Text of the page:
Since this blog is freely available I thought it might be worthwhile posting some information about me, and about the course that it was created for (along with some links to the MSc Digital Education course from Edinburgh University as well, since it really is rather good and I’d thoroughly recommend that anyone working in the field does this).
I work for the NHS developing training packages that are used across the North West of England (and some that are used further afield). I love finding ways to explore new technology and ideas such as Virtual Reality and xAPI. Basically I mess about with pieces of technology that I shouldn’t be allowed anywhere near.
Outside of work I’m a massive nerd. My hobbies include a love of comic books, movies and music. I also enjoy role playing games (like Dungeons and Dragons) and computer games like Minecraft and Lord of the Rings Online (I even picked up a liking for World of Warcraft thanks to the Introduction to Digital Game Based Learning course, even though I once swore that I would never play that or Magic The Gathering) .
I live just north of Liverpool, in Crosby, with my wife (Beckie) and our son (Rhydian). Rhydian is three. This is why I look permanently frazzled and don’t get enough sleep. Rhydian also loves Minecraft, but not as much as he loves Paw Patrol, Transformers or dinosaurs (Triceratops is his favourite one).
About the Education and Digital Cultures course
This is one of the courses that can make up part of the MSC in Digital Education from Edinburgh University. If you follow this link you can see the up to date information on what this course covers and when it is running.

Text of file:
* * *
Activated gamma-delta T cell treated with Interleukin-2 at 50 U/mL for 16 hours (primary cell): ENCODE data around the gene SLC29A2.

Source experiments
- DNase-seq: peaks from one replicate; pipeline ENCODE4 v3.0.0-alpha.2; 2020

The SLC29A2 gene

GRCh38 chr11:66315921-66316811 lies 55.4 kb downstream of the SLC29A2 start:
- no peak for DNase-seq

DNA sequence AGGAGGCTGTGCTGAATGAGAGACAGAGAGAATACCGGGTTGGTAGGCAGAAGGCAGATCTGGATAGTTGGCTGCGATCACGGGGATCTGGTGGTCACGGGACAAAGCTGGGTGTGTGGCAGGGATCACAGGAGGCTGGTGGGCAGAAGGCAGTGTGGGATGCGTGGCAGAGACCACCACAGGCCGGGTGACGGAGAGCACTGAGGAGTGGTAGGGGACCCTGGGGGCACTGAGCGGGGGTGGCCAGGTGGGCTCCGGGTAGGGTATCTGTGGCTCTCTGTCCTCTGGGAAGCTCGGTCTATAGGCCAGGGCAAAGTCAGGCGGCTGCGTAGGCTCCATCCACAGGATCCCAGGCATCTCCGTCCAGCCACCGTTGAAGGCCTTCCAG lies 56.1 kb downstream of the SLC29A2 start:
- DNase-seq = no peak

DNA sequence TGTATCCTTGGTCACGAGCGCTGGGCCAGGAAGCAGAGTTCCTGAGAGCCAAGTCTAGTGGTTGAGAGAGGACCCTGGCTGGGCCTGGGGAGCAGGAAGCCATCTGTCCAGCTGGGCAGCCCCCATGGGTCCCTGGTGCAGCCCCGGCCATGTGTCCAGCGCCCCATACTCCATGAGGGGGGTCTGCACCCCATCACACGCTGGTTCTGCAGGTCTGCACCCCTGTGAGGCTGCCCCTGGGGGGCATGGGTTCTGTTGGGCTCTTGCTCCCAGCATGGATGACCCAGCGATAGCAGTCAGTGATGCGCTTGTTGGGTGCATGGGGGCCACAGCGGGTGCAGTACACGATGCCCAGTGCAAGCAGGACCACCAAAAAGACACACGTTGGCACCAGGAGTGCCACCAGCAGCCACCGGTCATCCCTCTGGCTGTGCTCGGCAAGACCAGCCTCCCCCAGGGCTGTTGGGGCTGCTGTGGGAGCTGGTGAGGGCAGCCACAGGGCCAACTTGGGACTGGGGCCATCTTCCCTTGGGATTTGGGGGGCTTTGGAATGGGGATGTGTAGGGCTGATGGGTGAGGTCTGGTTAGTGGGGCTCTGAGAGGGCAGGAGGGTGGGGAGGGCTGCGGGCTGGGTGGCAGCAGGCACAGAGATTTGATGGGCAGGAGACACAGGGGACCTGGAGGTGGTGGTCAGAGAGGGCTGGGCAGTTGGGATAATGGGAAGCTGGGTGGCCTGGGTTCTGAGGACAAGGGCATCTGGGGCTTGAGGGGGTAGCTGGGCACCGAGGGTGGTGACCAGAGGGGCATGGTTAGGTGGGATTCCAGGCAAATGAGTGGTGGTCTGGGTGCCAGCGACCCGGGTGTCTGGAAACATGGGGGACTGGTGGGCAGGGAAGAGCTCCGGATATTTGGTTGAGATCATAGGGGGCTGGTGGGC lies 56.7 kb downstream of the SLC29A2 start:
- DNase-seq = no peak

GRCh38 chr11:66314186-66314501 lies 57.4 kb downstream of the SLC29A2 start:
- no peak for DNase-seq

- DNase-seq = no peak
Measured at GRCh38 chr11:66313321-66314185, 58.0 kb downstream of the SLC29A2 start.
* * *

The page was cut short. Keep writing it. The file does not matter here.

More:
I was interested in doing this particular option for a number of reasons. The content is right up my street. I love sci-fi and the focus in Block 1 on AI, Cyborgs, Robots and Cyberpunk fits well with my interests. The second block on Community Cultures, looking particularly at MOOCs was interesting to me professionally. The organisation that I work for treats digital education as a very solitary process, so anything that I could use to show that bringing an element of community to it would help me to make improvements. Even though I collected evidence for this during the Course Design for Digital Environments course, making change is like pushing lorry through treacle. The Algorithmic Cultures section has less immediate interest, but once the ball is rolling I’m sure the connections will make sense, and anyway it’s always good to look at something you’ve never thought about. Another reason I was drawn to this course was the format. Having a course where the medium reflects the message and where we set up something interesting like a Lifestream was very appealing. I’m also very interested in the assessment methods used. Before starting on the MSc I have never taken part in a course requiring academic writing and I find it quite difficult. Being able to show scholarly writing in a different way seems like a great way to level this playing field.